A Mind-Blowing Impossible Shot from the Movie ‘Contact’

This has to do with filmmaking rather than photography, but check out this jaw-dropping shot from the 1997 movie Contact. Can you figure out how it was created? Here’s the answer.

  • Bob

    Do you guys just get all your content from reddit?

  • SwedishKiwi

    Contact… One of my absolute favorite movies. Great storytelling, lot of things to think about, a real sense of perspective.

    I remember that scene. It blew me away.

  • Dave



    i’m shocked


    what’s is your equipment ? i liked your photos from 2010 year

  • 9inchnail

    What’s so special? It’s all fake and edited. No clever camera work. Artistically, it’s well done, but it’s not magic. 

  • Photomajesty

    @9inchnail… My thought exactly! Not an impossible shot when everything is computer generated. No different than Star Wars etc. great scene tho’ but not a “real” shot

  • Nic

    Agreed, I was hoping for something as imaginative as the split screen shot in The Rules of Attraction.
    Still an interesting shot, don’t get me wrong, but I just expected something more than “we bluescreened her in”

  • PupaChrysalis

    Sucker Punch mirror scene trumps it, and without CGI: 

  • Ross Ching

    this is awesome.  I’d love to see more posts like this.

  • GayLetitia

    my co-worker’s sister got paid $21912 the previous week. she gets paid on the internet and got a $416800 house. All she did was get fortunate and put into action the steps given on this link===>> ⇛⇛⇛⇛►

  • Closedquestions


  • Closedquestions


  • traeger23

    Funny that Jena Malone is in both the Contact and the Sucker Punch clip.

  • SwedishKiwi

    That would be my Canon 5D Mark II and various lenses, depending on the image. Some of my best pictures through the years have been shot with the cheap, but good, 50/1,8.

  • Joshua H

    Good call! 

    Also, what a let down with this post. “Can you figure out how it was created?” Ooooooh sounds exciting and must be clever. Nope.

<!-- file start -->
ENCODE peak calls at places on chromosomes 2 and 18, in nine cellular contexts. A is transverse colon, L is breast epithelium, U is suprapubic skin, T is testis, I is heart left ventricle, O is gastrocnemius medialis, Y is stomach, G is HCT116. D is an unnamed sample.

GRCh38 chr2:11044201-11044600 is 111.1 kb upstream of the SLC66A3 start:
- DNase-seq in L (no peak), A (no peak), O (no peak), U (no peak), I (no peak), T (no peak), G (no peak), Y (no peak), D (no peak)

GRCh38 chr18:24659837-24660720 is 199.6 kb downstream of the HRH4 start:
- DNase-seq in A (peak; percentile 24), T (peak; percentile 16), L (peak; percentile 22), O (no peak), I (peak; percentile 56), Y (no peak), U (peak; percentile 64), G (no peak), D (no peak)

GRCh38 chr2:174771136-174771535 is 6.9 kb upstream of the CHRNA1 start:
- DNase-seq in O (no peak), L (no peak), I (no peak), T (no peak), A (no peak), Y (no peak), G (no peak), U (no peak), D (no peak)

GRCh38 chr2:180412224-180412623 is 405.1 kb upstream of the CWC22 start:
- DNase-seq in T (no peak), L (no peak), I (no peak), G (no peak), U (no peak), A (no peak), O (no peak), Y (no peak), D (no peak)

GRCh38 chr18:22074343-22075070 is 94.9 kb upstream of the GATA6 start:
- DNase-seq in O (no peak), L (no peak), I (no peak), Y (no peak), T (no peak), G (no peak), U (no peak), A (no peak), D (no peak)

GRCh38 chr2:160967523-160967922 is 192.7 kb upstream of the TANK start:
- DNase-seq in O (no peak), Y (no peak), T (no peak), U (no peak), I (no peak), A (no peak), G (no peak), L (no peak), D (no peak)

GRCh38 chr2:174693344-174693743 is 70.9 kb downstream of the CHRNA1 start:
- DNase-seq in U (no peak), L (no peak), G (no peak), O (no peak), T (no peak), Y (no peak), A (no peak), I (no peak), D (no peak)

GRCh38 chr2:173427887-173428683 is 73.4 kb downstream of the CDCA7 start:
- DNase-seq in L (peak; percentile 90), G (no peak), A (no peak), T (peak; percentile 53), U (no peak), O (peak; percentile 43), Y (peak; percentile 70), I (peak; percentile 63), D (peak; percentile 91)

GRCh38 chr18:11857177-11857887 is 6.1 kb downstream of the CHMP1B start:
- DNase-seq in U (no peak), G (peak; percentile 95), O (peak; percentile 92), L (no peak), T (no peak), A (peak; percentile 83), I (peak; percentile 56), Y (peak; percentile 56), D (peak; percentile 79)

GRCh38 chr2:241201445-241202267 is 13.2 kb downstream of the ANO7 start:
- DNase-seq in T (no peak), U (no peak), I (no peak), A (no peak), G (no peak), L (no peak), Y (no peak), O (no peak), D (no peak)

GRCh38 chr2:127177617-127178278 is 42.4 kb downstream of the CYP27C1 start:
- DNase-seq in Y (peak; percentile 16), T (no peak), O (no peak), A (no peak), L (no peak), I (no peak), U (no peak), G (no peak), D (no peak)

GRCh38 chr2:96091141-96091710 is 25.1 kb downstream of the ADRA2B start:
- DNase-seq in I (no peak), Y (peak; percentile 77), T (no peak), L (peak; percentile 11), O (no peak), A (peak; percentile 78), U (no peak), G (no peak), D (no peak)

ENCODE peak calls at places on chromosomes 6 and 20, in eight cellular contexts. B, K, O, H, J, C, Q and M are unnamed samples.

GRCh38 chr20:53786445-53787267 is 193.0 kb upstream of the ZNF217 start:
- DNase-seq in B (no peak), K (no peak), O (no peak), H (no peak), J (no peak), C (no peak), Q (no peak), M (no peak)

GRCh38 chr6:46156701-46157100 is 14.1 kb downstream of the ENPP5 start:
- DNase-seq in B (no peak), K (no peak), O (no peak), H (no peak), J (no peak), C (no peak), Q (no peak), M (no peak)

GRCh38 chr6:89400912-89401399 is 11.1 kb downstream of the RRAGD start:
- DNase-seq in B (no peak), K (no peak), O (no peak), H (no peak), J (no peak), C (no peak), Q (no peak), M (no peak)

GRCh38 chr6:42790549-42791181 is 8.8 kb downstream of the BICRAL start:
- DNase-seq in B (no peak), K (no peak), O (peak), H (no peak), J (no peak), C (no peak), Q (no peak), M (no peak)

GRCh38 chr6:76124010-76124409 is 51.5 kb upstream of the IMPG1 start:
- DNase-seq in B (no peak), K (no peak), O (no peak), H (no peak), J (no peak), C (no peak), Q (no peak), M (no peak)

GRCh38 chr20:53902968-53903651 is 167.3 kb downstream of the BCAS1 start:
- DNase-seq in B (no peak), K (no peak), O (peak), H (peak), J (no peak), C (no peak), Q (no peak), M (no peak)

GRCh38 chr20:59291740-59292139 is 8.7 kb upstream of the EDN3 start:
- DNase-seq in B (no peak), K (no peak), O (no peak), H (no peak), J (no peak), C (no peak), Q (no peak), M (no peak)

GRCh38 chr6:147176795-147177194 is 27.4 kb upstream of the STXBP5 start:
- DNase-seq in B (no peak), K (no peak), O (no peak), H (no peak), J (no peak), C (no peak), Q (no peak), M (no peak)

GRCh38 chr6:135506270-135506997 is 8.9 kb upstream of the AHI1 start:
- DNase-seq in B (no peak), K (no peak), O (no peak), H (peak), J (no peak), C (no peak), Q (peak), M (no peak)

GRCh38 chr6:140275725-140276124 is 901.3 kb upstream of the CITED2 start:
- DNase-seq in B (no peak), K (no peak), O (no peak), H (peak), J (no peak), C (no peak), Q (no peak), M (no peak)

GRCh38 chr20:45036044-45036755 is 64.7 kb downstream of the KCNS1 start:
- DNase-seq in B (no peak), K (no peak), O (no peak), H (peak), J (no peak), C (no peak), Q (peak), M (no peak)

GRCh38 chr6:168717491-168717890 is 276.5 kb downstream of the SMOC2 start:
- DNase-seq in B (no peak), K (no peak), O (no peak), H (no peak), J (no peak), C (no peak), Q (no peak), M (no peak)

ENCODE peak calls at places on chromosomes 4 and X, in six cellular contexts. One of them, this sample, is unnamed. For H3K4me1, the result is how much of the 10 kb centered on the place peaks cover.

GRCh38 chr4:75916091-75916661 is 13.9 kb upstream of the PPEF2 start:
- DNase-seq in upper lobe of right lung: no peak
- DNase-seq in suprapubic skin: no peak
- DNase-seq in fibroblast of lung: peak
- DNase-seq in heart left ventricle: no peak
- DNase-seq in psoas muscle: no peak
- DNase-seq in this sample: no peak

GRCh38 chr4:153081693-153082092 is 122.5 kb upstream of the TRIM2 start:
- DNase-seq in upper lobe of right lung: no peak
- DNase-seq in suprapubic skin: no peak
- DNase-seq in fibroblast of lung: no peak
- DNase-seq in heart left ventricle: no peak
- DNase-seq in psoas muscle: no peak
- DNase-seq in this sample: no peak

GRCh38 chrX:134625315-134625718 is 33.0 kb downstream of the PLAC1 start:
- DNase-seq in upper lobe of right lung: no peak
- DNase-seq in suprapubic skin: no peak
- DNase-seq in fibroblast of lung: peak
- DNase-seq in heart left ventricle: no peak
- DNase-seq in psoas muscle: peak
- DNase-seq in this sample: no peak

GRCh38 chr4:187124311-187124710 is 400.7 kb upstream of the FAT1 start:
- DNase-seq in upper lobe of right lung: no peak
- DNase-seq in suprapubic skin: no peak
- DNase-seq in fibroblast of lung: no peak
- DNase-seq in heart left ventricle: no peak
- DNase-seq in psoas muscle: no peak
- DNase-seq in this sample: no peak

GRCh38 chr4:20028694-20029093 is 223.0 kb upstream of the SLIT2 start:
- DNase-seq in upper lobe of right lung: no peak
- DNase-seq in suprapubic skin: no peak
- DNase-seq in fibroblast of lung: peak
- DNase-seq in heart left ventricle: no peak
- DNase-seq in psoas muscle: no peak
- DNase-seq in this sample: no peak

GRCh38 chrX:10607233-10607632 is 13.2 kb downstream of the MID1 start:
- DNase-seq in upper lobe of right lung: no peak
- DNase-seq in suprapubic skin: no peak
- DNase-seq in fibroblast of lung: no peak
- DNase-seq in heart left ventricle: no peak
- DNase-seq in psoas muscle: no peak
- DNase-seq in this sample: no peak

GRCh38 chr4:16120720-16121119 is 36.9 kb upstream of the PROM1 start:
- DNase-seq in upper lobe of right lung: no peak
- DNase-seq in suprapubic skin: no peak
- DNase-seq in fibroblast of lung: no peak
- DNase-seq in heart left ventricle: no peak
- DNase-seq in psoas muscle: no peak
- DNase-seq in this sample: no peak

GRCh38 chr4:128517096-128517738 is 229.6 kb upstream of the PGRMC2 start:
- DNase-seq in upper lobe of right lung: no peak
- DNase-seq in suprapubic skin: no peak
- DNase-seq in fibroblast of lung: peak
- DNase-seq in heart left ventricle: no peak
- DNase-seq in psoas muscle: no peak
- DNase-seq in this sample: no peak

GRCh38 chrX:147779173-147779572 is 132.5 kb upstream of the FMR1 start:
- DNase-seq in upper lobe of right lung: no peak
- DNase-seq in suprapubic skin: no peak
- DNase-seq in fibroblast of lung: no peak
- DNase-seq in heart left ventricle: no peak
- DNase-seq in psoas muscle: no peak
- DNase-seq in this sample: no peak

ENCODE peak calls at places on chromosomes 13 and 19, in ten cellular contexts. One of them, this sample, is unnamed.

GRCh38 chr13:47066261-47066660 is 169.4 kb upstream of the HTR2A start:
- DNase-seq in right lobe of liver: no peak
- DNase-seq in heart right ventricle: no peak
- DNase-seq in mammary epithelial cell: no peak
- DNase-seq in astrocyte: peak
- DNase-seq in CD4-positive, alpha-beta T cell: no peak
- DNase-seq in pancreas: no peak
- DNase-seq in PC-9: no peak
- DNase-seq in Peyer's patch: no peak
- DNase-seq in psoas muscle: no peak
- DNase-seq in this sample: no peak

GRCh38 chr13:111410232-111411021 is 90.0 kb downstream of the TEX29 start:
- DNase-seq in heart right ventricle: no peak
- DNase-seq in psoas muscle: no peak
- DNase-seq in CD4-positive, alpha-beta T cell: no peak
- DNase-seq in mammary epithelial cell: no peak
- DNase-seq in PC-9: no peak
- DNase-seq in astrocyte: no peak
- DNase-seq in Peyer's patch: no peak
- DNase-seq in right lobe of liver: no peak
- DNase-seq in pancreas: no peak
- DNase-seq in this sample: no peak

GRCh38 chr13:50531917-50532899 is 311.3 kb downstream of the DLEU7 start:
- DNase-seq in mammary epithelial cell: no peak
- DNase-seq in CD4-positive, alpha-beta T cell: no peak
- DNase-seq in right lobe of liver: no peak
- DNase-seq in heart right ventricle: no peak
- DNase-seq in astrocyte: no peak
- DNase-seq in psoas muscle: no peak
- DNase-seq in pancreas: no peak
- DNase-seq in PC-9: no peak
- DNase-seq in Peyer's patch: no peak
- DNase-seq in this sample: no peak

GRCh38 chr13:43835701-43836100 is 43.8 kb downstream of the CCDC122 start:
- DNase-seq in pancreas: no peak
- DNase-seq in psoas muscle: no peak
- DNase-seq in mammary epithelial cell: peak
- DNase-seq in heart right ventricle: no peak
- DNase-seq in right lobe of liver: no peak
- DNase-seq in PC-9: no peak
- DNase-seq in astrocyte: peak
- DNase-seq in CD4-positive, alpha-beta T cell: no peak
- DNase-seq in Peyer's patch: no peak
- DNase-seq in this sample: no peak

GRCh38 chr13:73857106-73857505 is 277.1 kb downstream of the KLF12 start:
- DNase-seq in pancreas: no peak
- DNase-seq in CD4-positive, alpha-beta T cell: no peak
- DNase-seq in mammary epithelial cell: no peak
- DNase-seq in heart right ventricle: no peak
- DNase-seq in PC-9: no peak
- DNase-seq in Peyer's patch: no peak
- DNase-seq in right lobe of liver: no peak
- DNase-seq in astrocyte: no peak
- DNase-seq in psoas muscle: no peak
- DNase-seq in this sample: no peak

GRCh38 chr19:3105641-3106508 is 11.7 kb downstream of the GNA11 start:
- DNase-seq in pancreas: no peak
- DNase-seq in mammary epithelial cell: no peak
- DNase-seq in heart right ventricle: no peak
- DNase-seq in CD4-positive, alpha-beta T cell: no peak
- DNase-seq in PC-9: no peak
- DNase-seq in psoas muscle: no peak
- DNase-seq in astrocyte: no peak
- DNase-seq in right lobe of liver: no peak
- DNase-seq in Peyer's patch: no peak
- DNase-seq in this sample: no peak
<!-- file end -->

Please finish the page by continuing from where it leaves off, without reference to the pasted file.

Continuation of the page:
Probably my favorite movie of all time and a great scene, but damn you got my hopes up for a second there.

  • Daniel Yu Suzuki

    Hmm, I always thought it was a projector with the prerecorded footage being reflecting. 

  • Ashley Lynch

    I always hated this shot.  By itself I like it, but when I saw this in theaters it completely destroyed the emotional impact because this designed shot forced my brain to jumping logic hurdles.  There’s nothing overly impressive about the execution other than that it’s done perfectly for what Zemeckis wanted.  It’s just a greenscreen panel in place of the mirror and two shots comped together.  Back then it was novel, now it’s child’s play.

  • Dave

     “Back then it was novel, now it’s child’s play.”

    That is kind of like saying the Wright Brothers first flight was no big deal because it would be easier today. It is not really the effort that went in to this shot so much as the concept. It was a very original approach and that is why it is so great. Yes, how it was done has been explained and now we all know. Had anyone on this forum come up with the shot themselves, a lot of patting yourself on the back would be going on.

  • Dave

     The difference between the Sucker Punch clip and the Contact clip is, it is far easier to figure out how the shot was done in Sucker Punch. I figured it out as I was watching it for the first time. I knew how it could have been done before the camera ended up on the opposite side of the mirror. The Contact clip was a mind bender (to me anyway). Both shots were created by very clever people though.

  •!/thelonelylights Adam Cross

    similar shot in the adaptation of Stephen King’s Secret Window – the shot is used twice in the film, at the very beginning and near the end to signify the going in and coming out of the insane mind of the author – great stuff.

  • Jesse Cureton

    I love the 50/1.8. Great little lens. Amazing for the price.

  • Kira

    I’m always kinda sad when people who don’t make movies start saying how something in movies “isn’t amazing”. Shows a lack of gratitude, appreciation and humility for human achievement and a profound laziness on the part of the critic. Try sticking your hands in the dirt for a while, sweetheart, and see how hard it is to grow a garden without seeds.